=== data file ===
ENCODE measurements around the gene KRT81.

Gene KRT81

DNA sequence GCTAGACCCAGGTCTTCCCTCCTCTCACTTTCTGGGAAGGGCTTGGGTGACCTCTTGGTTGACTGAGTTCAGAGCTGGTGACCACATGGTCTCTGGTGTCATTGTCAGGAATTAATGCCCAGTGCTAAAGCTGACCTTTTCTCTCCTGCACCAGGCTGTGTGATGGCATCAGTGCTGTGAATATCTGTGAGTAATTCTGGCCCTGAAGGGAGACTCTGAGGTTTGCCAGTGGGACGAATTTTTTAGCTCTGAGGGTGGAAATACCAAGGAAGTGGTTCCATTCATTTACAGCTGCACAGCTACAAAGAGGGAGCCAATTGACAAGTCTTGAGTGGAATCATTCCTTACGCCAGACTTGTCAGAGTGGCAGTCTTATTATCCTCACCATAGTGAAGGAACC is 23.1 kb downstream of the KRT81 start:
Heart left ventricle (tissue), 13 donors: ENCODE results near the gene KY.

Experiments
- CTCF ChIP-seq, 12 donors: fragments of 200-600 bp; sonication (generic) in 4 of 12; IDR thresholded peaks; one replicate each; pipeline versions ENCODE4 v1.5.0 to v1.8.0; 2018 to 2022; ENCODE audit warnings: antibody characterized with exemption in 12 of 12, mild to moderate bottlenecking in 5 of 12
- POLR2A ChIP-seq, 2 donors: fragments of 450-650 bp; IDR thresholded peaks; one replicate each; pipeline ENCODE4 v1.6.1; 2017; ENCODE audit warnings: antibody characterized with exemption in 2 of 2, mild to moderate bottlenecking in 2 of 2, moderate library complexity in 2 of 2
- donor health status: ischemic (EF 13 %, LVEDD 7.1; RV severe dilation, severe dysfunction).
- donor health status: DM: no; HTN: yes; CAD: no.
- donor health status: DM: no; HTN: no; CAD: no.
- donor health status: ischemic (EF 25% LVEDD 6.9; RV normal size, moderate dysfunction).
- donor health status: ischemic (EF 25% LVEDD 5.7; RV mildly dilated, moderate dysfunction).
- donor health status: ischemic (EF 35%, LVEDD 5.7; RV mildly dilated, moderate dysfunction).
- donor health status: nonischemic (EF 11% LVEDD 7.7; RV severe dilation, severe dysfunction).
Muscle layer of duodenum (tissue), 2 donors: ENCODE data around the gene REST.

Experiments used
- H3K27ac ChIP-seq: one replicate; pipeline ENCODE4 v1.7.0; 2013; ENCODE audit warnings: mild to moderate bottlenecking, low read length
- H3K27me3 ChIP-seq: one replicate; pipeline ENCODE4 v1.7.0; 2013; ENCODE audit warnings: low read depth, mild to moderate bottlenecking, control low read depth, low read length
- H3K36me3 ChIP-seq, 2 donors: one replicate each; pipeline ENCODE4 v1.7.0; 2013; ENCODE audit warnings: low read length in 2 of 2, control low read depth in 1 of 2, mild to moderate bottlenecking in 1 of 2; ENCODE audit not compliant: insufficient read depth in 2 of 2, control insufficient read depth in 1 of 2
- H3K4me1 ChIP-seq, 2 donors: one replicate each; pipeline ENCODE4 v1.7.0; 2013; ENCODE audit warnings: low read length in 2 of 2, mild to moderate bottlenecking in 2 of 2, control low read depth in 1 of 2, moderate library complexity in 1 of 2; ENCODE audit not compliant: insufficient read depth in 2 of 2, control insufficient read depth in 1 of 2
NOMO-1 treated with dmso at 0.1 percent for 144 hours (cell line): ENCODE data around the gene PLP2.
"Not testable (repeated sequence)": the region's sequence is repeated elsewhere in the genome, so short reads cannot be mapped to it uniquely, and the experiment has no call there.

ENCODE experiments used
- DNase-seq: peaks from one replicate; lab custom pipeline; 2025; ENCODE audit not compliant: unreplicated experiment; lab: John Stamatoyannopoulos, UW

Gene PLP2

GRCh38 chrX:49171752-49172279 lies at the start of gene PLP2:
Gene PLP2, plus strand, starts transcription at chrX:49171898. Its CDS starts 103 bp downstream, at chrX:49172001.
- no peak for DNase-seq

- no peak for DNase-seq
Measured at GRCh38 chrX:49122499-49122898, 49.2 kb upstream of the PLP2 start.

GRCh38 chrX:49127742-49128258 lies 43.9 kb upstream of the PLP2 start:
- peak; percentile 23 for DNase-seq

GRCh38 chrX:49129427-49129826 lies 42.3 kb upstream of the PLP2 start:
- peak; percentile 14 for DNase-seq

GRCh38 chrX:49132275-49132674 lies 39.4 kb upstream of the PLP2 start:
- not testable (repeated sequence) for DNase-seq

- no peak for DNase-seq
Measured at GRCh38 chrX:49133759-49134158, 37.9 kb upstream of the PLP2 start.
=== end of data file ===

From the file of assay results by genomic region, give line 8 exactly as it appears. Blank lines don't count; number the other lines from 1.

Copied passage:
- donor health status: ischemic (EF 13 %, LVEDD 7.1; RV severe dilation, severe dysfunction).